Accordingly, examinees can be given adaptive test items and can respond to those items in the more familiar and less expensive paper and pencil format. The captured information is electronically transferred to a processing computer system. If there is more than one examinee, one or more computer systems may be used to process the assessment results. In the exemplary embodiment, only one computer system is used to process the results from multiple examinees.
 As illustrated in step 70 of FIG. 1, all response items are scored after being electronically recorded. Scoring is preferably performed on the digital data records of the responses prepared by the examinee. Because the response position is stored, the examinee's response is readily located for purposes of capturing the response and later scoring the electronically captured response. Using an item selection algorithm, one or more additional items for each domain for each examinee is selected (step 80), unless the algorithm determines that no further testing for a domain is required (i.e., a stop criteria has been satisfied). A variety of item selection algorithms are known to those skilled in the art and will not be described in any detail herein. Suitable selection algorithms include, but are not limited to, Maximum Information, Owen's Approximate Bayes Procedure, Maximum Global-Information, Likelihood-Weighted Information, Weighted-Deviation Method, Shadow Tests, and Multi-Stage Tests. If the examinee requires further testing, the selected items for all remaining domains are presented to the examinee. The additional selected items may be printed and presented on paper media, the additional items may be presented to the examinee in electronic format, or the additional items may be presented verbally.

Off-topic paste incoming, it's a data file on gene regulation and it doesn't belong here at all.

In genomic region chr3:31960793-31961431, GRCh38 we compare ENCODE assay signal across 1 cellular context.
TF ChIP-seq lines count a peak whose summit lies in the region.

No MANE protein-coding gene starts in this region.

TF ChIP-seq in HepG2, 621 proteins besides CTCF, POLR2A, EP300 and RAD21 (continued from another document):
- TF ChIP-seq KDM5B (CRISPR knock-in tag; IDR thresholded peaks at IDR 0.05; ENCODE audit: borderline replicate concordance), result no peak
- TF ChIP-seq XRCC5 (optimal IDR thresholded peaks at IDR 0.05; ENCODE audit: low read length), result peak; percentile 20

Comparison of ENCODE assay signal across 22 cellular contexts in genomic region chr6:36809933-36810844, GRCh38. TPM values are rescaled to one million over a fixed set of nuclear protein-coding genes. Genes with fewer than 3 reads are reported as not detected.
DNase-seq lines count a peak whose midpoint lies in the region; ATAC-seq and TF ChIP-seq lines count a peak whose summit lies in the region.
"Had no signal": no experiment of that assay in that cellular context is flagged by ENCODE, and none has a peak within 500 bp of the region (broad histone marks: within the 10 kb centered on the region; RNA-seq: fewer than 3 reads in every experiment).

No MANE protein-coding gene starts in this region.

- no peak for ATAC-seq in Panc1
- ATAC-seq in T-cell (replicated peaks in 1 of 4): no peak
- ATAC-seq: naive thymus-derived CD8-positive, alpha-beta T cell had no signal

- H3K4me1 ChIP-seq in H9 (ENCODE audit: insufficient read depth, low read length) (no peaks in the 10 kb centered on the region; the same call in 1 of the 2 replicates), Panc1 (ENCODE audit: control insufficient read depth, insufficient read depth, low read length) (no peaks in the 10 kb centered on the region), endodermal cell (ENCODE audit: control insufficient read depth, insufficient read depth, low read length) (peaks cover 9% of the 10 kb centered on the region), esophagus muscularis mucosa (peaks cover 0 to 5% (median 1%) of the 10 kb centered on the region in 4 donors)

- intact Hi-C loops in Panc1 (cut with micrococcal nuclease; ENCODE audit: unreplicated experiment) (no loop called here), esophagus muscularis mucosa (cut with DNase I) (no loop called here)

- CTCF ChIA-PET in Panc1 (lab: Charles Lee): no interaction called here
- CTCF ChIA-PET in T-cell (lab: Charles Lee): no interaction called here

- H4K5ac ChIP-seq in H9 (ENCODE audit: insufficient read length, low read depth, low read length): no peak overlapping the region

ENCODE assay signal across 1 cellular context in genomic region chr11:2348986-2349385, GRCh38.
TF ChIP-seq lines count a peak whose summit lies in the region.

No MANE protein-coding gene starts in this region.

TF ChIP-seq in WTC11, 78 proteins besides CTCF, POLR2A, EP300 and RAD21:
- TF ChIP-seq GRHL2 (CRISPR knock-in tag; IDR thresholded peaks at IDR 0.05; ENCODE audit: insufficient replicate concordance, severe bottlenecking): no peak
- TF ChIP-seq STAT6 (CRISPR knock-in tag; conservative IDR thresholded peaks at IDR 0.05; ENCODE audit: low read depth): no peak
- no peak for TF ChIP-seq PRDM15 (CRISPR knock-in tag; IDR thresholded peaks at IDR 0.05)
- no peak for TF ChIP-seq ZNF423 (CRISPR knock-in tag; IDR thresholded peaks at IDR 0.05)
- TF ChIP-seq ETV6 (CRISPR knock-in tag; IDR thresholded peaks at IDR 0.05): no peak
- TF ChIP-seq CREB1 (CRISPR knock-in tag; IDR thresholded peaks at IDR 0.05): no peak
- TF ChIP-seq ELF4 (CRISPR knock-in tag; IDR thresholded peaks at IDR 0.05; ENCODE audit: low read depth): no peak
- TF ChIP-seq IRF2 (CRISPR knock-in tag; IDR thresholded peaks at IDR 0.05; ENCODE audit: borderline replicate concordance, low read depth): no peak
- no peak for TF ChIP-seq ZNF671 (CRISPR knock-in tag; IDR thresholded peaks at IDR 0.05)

Response data is processed (e.g., scored) electronically and subsequent items for further testing, if required, are generated by the item selection algorithm and the responses to those subsequent items, after being electronically captured, will also be processed electronically. Therefore, it is important that response sheets and assessment documents, if assessment items are presented on paper media, be uniquely identified to ensure that assessment items are administered to the correct examinee, and the corresponding response scores are associated with the correct examinee.
 Several methods can be used to uniquely identify each examinee's document. For example, each document can be uniquely identified with a preprinted identification field that is detected by a response capturing device (e.g., a bar code), or each examinee can enter unique identifying information onto the document that is detectable by the response capturing device. The identity and response positions of all items on each document are stored in a document database, along with the identity, if known, of the examinee receiving the document.
 In step 90, steps 20 through 80 are repeated for assessment items remaining to be administered. Administrative and scoring reports can be produced to reflect the current status of the assessment process.